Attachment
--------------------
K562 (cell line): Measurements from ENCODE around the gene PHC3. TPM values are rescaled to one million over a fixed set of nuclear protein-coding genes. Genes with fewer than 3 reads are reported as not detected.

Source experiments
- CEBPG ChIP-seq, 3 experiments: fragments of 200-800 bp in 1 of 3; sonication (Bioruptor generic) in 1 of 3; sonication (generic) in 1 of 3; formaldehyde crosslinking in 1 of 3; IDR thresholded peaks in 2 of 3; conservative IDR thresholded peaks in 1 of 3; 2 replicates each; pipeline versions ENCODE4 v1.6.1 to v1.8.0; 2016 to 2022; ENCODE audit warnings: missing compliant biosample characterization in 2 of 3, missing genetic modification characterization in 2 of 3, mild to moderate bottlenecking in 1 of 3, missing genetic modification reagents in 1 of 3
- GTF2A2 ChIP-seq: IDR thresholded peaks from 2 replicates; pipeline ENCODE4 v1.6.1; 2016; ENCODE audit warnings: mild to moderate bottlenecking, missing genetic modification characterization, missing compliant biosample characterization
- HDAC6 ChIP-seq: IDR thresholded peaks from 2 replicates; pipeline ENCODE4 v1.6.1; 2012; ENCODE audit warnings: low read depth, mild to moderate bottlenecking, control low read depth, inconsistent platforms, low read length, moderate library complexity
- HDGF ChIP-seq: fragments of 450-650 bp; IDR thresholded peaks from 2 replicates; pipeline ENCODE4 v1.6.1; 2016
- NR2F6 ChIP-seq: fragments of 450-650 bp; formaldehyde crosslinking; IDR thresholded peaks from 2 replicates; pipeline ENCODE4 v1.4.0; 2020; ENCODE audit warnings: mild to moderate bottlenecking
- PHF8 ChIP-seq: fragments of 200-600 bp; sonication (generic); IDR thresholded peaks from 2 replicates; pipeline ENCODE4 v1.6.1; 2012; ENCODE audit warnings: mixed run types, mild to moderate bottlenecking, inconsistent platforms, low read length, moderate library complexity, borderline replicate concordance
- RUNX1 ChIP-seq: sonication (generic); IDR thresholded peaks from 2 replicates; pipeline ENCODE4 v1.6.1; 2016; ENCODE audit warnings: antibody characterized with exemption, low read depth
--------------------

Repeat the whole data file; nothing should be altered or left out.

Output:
K562 (cell line): Measurements from ENCODE around the gene PHC3. TPM values are rescaled to one million over a fixed set of nuclear protein-coding genes. Genes with fewer than 3 reads are reported as not detected.

Source experiments
- CEBPG ChIP-seq, 3 experiments: fragments of 200-800 bp in 1 of 3; sonication (Bioruptor generic) in 1 of 3; sonication (generic) in 1 of 3; formaldehyde crosslinking in 1 of 3; IDR thresholded peaks in 2 of 3; conservative IDR thresholded peaks in 1 of 3; 2 replicates each; pipeline versions ENCODE4 v1.6.1 to v1.8.0; 2016 to 2022; ENCODE audit warnings: missing compliant biosample characterization in 2 of 3, missing genetic modification characterization in 2 of 3, mild to moderate bottlenecking in 1 of 3, missing genetic modification reagents in 1 of 3
- GTF2A2 ChIP-seq: IDR thresholded peaks from 2 replicates; pipeline ENCODE4 v1.6.1; 2016; ENCODE audit warnings: mild to moderate bottlenecking, missing genetic modification characterization, missing compliant biosample characterization
- HDAC6 ChIP-seq: IDR thresholded peaks from 2 replicates; pipeline ENCODE4 v1.6.1; 2012; ENCODE audit warnings: low read depth, mild to moderate bottlenecking, control low read depth, inconsistent platforms, low read length, moderate library complexity
- HDGF ChIP-seq: fragments of 450-650 bp; IDR thresholded peaks from 2 replicates; pipeline ENCODE4 v1.6.1; 2016
- NR2F6 ChIP-seq: fragments of 450-650 bp; formaldehyde crosslinking; IDR thresholded peaks from 2 replicates; pipeline ENCODE4 v1.4.0; 2020; ENCODE audit warnings: mild to moderate bottlenecking
- PHF8 ChIP-seq: fragments of 200-600 bp; sonication (generic); IDR thresholded peaks from 2 replicates; pipeline ENCODE4 v1.6.1; 2012; ENCODE audit warnings: mixed run types, mild to moderate bottlenecking, inconsistent platforms, low read length, moderate library complexity, borderline replicate concordance
- RUNX1 ChIP-seq: sonication (generic); IDR thresholded peaks from 2 replicates; pipeline ENCODE4 v1.6.1; 2016; ENCODE audit warnings: antibody characterized with exemption, low read depth